assigned to exploit concurrency in the arithmetic.
Another reason for distinguishing between agents and
processing elements is geometric. Most processing ele-
ments are typically buried in the interior of a compute
fabric. They tend to be relatively distant from the memo-
ries and memory access mechanisms (buses). The ele-
ments that are in the most convenient place to access
memory are the elements on the edge of a compute fabric.
Consequently, the edge elements need to be burdened
with memory access circuitry. However, interior ele-
ments don’t necessarily need to be burdened with mem-
ory access circuitry if they are directly given their inputs
by neighboring elements. In this case, interior elements
can be made smaller and simpler than the fabric periph-
Yet another reason for distinguishing between agents
and processing elements is managerial. A polymorphic
system is expected to dynamically monitor loading and
algorithmic demands, and continually adjust its architec-
ture appropriately. Agents particip ate in this activity in a
distributed manner. However, not every element in the
fabric needs to participate in this activity and be bur-
dened with this capability (i.e. extra circu itry).
The compute fabric itself (not including the agents) is
composed of two types of elements: processing elements
and network switches. Within the compute array itself,
the roles of processing and routing are logically sepa-
rated. Consequently, there are two types of elements
within the array: processing elements and network ele-
ments. (Note, the agents are considered part of the over-
all processing fabric, but they are not included in the
compute fabric subset.)
5.3. Data and Control Networks
There are two classes of networks within the compute
fabric: a data network and a control network. All proc-
essing data are intended to be transmitted on the data
network and all configuration, management, monitoring,
and debug information are intended to be transmitted on
the control network.
The data network is a configurable routing fabric
composed of one or more channels that may be either
circuit-switched or packet-switched depending on the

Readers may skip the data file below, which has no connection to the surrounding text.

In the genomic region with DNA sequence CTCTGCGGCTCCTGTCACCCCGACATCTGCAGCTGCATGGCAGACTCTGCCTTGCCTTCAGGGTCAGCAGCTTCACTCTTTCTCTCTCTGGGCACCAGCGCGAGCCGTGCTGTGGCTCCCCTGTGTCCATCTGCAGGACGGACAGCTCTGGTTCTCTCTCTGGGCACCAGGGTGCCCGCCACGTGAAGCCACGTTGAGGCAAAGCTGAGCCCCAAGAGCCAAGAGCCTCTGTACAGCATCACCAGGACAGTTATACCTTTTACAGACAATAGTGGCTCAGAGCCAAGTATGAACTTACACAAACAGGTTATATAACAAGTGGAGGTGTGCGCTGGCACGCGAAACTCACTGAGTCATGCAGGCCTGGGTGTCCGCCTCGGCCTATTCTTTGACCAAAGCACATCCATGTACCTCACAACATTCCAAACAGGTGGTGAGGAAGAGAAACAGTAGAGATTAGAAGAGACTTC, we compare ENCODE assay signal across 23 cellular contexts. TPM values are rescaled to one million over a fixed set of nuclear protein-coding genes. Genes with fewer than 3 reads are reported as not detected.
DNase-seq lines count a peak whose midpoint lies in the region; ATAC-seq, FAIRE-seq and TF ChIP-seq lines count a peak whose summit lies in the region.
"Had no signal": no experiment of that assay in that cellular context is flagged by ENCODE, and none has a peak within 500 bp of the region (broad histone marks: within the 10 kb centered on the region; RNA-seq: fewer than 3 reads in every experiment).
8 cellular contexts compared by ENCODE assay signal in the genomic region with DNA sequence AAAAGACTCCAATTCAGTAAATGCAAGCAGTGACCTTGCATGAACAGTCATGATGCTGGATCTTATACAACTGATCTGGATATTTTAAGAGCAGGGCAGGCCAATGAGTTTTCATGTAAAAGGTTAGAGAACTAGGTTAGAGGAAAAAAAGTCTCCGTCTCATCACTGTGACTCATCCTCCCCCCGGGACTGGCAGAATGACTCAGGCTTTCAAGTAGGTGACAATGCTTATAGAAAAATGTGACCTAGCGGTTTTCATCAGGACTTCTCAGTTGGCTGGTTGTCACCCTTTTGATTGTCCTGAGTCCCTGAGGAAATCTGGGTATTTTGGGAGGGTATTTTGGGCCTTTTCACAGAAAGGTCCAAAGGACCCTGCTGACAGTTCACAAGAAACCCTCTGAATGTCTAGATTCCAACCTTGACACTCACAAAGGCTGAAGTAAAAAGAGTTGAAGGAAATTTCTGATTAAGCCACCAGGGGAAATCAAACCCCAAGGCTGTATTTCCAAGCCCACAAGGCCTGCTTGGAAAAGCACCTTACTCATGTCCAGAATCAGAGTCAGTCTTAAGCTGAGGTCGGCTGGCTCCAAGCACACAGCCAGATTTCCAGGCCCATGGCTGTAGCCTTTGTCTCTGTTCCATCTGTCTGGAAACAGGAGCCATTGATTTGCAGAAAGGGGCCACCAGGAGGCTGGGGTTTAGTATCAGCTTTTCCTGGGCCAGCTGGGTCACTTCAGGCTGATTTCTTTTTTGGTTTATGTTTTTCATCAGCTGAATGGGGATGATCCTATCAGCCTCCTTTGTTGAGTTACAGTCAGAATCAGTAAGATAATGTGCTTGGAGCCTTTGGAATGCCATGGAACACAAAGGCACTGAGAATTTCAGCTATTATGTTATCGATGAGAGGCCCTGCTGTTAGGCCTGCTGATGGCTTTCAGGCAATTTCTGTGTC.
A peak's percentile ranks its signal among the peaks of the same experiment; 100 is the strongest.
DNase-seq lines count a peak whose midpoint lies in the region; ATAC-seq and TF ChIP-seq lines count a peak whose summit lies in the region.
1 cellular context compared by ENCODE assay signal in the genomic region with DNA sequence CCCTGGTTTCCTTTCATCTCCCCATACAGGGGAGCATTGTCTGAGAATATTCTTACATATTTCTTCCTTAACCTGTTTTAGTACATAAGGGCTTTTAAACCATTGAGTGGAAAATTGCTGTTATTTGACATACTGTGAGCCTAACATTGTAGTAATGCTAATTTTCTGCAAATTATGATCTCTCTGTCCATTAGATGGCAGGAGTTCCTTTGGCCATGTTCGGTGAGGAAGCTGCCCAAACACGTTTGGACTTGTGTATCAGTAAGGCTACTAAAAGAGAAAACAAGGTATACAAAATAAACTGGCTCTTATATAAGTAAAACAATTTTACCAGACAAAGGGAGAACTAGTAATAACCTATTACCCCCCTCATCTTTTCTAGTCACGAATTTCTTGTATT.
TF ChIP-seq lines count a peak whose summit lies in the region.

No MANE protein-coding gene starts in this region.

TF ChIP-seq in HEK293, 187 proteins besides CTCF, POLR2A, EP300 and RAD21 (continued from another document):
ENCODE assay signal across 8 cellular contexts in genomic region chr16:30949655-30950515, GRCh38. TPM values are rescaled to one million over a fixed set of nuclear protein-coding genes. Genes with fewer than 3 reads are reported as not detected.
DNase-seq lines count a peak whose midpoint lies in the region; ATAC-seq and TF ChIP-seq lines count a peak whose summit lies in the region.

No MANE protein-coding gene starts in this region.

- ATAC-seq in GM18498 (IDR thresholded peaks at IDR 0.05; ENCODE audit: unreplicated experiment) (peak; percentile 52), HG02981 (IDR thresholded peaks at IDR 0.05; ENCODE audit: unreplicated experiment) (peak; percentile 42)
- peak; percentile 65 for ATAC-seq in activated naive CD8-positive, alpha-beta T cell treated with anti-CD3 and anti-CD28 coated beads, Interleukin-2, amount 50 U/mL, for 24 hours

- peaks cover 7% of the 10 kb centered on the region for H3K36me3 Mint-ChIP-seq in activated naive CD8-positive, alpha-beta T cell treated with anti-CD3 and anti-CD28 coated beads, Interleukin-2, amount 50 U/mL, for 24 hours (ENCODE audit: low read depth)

implementation. All data network routing is performed
by the network switches. The data network connectivity
strategy is shown in Figure 3. The network switches are
connected with their neighboring network switches and
neighboring processing elements. However, processing
elements are only connected with the neighboring net-
work switches in the north and south directions. Proc-
essing elements are not directly connected together be-
cause they do not participate in data network routing.
The control network is a static network composed of
individual buses terminated on the system crossbar (see
Figure 4). Collectively, the buses map all agents, net-
work switches, and processing elements into a global
address space. Each “column” in the processing fabric
will get its own control bus with the agent acting as the
The proposed system is polymorphic because the agents
and processing elements can be reconfigured into differ-
ent models. For instance, a pipelined processor might be
created with an agent and a single column of processing
elements; a SIMD unit could be created by arranging
several agents and processing units together in a parallel
fashion; and a systolic array could easily be configured
from the processing fabric. Collectively, the array could
be configured to cooperatively work on a single problem,
or partitioned into independent subunits to work on dif-
ferent problems utilizing different processing models.
Copyright © 2011 SciRes. CS
D. HENTRICH ET AL.363
Agent Agent Agent
Figure 3. Data network.
Figure 4. Control Network.
The monitoring and load balancing capabilities of the
system are largely software-based. However, a series of
programmable counters are also built into the agen ts and
processing elements to facilitate system monitoring.
Overall, this work presents a definition of polymorphic
computers, briefly sketches the history and development
of the field, presents a list of trends occurring in the field,
lists a series of views on the current state of field, and
presents a novel polymorphic architecture. The signifi-
cant contributions of the architecture are a clean parti-
tioning between memory and computation, a method for
globally detecting system events (the triggers), the con-
cept of an agent, and a clear division of roles between